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VOLUME 26 , ISSUE 5 ( May, 2022 ) > List of Articles


Usefulness of Urinary Neutrophil Gelatinase-associated Lipocalin as a Predictor of Acute Kidney Injury in Critically Ill Children

Sudeep K Kapalavai, Ravikumar Krupanandan, Kalaimaran Sadasivam

Keywords : Acute kidney injury, Critically ill children, Pediatric acute kidney injury, Urinary neutrophil gelatinase-associated lipocalin

Citation Information : Kapalavai SK, Krupanandan R, Sadasivam K. Usefulness of Urinary Neutrophil Gelatinase-associated Lipocalin as a Predictor of Acute Kidney Injury in Critically Ill Children. Indian J Crit Care Med 2022; 26 (5):632-636.

DOI: 10.5005/jp-journals-10071-24147

License: CC BY-NC 4.0

Published Online: 30-04-2022

Copyright Statement:  Copyright © 2022; The Author(s).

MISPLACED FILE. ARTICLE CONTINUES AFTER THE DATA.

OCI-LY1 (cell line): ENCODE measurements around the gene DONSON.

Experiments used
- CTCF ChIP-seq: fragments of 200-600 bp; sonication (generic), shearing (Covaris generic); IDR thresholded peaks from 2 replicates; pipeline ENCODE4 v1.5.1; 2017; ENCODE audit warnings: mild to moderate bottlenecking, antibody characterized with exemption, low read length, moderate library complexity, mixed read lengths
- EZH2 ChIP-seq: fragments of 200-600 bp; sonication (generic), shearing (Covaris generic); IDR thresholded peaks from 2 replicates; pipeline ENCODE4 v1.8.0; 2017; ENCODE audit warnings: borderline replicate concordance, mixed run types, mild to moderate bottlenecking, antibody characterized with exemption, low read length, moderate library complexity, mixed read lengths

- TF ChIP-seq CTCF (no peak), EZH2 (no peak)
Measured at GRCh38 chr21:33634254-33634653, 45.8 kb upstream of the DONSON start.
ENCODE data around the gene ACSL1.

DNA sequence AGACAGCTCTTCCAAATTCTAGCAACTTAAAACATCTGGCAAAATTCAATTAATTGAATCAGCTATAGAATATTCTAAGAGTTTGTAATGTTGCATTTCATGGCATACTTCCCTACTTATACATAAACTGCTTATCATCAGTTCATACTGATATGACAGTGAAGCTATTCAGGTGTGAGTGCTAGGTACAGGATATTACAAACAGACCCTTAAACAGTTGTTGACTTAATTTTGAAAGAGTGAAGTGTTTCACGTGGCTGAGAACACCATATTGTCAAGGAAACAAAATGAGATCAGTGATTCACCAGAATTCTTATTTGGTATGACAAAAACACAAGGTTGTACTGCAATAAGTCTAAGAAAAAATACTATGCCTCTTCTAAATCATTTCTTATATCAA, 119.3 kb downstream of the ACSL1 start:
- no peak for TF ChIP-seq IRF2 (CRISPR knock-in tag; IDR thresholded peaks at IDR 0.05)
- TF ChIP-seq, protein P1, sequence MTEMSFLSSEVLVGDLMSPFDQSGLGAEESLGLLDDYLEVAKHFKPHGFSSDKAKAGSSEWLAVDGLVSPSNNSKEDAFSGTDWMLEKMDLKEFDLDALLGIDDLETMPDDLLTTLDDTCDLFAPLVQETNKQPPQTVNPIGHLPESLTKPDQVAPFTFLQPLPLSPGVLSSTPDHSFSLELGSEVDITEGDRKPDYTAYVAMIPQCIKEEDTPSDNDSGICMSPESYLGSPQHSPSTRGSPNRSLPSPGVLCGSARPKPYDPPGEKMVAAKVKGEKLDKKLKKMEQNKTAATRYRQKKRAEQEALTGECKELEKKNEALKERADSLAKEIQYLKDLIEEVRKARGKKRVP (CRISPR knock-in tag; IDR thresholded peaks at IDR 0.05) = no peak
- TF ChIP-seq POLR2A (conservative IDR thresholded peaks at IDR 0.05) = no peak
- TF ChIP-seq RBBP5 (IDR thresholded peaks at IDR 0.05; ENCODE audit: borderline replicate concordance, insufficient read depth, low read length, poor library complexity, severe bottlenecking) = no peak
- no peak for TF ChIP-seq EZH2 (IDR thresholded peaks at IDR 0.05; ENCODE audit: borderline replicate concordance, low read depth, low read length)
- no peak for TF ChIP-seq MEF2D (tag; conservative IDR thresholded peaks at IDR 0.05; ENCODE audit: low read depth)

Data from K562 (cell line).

Background: Acute kidney injury (AKI) is common among critically ill children. The current definitions of AKI rely on serum creatinine and urine output, which may not be deranged until late in the course of the illness. There has been a lot of work in search of novel biomarkers to define and predict AKI, and urinary neutrophil gelatinase-associated lipocalin (NGAL) is a promising one. We planned to study the usefulness of urinary NGAL in predicting AKI. Patients and methods: Children in the age group of 1 month to 18 years admitted to the pediatric intensive care unit (PICU) from September 2016 to December 2017 were enrolled. Children with preexisting kidney disease, urinary tract infection (UTI), postsurgical patients, or children with expected duration of stay <48 hours were excluded. Data regarding demographics, clinical features, and laboratory parameters were collected. Urinary NGAL was sent within 6 hours of admission. Children were classified to have AKI based upon the Pediatric Risk, Injury, Failure, Loss, End Stage Renal Disease (pRIFLE) criteria. Using receiver operating characteristic (ROC) curves, sensitivity, specificity, and area under the curve (AUC) for admission creatinine and urinary NGAL to predict AKI were deduced. Results: One hundred and thirty children were included. Out of 130 children, 59 (45.4%) developed AKI. Urinary NGAL at admission to the PICU >88.5 ng/mL had a sensitivity of 81.4% and specificity of 83.6% in detecting AKI while its AUC to detect AKI was 0.842 (95% confidence interval (CI) 0.765–0.918). Urinary NGAL predicted AKI in 17 (28.8%) of 59 patients at least 24 hours earlier than serum creatinine. Mortality rates in patients with and without AKI were 18.6 and 2.8%, respectively. Conclusion: Urinary NGAL has good sensitivity and specificity in detecting AKI and predicts AKI earlier than creatinine in a significant number of patients.

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